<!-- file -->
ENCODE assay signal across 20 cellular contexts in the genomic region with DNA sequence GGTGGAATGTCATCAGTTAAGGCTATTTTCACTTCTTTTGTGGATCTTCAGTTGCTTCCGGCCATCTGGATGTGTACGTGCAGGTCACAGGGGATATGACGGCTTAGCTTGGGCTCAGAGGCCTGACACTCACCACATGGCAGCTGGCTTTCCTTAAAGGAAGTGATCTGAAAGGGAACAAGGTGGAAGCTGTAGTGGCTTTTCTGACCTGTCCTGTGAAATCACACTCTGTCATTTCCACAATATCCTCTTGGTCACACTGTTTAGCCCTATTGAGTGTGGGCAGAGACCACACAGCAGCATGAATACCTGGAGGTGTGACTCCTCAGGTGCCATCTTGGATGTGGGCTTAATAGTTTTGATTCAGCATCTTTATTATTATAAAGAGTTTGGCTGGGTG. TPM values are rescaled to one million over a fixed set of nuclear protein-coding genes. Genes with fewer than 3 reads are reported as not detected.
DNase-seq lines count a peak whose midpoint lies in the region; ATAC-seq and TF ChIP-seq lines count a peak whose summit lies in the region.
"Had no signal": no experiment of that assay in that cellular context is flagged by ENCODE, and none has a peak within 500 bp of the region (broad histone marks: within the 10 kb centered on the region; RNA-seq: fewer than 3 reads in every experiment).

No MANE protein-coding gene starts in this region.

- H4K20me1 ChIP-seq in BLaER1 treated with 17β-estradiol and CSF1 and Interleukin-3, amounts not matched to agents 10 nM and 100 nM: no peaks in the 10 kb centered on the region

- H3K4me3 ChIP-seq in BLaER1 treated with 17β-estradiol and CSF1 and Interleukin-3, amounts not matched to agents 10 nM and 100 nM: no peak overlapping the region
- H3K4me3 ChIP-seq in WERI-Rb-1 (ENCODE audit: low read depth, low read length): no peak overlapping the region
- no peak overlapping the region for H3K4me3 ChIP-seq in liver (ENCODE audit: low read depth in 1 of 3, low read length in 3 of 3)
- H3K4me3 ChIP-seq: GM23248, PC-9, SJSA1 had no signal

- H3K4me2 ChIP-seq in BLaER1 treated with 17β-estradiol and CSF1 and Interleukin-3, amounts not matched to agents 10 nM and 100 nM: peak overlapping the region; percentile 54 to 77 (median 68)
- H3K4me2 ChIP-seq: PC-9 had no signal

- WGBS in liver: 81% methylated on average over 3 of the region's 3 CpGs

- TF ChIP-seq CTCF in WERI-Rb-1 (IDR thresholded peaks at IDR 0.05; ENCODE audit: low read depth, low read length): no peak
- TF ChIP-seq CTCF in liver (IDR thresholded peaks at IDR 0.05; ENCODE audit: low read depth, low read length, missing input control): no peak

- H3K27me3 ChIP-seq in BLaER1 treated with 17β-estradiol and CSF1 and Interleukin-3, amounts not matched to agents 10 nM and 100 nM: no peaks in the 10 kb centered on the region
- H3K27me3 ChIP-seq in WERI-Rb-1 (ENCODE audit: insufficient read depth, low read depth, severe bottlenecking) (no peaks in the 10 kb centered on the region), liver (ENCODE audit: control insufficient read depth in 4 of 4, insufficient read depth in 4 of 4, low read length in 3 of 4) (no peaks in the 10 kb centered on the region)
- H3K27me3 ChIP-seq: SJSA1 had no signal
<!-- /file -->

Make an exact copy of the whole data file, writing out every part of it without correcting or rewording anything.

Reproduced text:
ENCODE assay signal across 20 cellular contexts in the genomic region with DNA sequence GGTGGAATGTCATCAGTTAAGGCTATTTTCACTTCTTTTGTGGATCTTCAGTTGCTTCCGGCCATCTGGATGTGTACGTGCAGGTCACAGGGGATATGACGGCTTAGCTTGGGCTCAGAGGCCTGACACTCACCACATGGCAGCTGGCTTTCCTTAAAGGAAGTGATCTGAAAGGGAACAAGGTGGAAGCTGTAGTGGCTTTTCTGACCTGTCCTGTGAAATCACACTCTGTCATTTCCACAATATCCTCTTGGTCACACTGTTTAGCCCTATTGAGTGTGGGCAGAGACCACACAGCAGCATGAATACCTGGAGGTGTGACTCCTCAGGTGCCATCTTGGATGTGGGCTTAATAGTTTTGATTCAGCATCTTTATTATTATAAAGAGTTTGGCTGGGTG. TPM values are rescaled to one million over a fixed set of nuclear protein-coding genes. Genes with fewer than 3 reads are reported as not detected.
DNase-seq lines count a peak whose midpoint lies in the region; ATAC-seq and TF ChIP-seq lines count a peak whose summit lies in the region.
"Had no signal": no experiment of that assay in that cellular context is flagged by ENCODE, and none has a peak within 500 bp of the region (broad histone marks: within the 10 kb centered on the region; RNA-seq: fewer than 3 reads in every experiment).

No MANE protein-coding gene starts in this region.

- H4K20me1 ChIP-seq in BLaER1 treated with 17β-estradiol and CSF1 and Interleukin-3, amounts not matched to agents 10 nM and 100 nM: no peaks in the 10 kb centered on the region

- H3K4me3 ChIP-seq in BLaER1 treated with 17β-estradiol and CSF1 and Interleukin-3, amounts not matched to agents 10 nM and 100 nM: no peak overlapping the region
- H3K4me3 ChIP-seq in WERI-Rb-1 (ENCODE audit: low read depth, low read length): no peak overlapping the region
- no peak overlapping the region for H3K4me3 ChIP-seq in liver (ENCODE audit: low read depth in 1 of 3, low read length in 3 of 3)
- H3K4me3 ChIP-seq: GM23248, PC-9, SJSA1 had no signal

- H3K4me2 ChIP-seq in BLaER1 treated with 17β-estradiol and CSF1 and Interleukin-3, amounts not matched to agents 10 nM and 100 nM: peak overlapping the region; percentile 54 to 77 (median 68)
- H3K4me2 ChIP-seq: PC-9 had no signal

- WGBS in liver: 81% methylated on average over 3 of the region's 3 CpGs

- TF ChIP-seq CTCF in WERI-Rb-1 (IDR thresholded peaks at IDR 0.05; ENCODE audit: low read depth, low read length): no peak
- TF ChIP-seq CTCF in liver (IDR thresholded peaks at IDR 0.05; ENCODE audit: low read depth, low read length, missing input control): no peak

- H3K27me3 ChIP-seq in BLaER1 treated with 17β-estradiol and CSF1 and Interleukin-3, amounts not matched to agents 10 nM and 100 nM: no peaks in the 10 kb centered on the region
- H3K27me3 ChIP-seq in WERI-Rb-1 (ENCODE audit: insufficient read depth, low read depth, severe bottlenecking) (no peaks in the 10 kb centered on the region), liver (ENCODE audit: control insufficient read depth in 4 of 4, insufficient read depth in 4 of 4, low read length in 3 of 4) (no peaks in the 10 kb centered on the region)
- H3K27me3 ChIP-seq: SJSA1 had no signal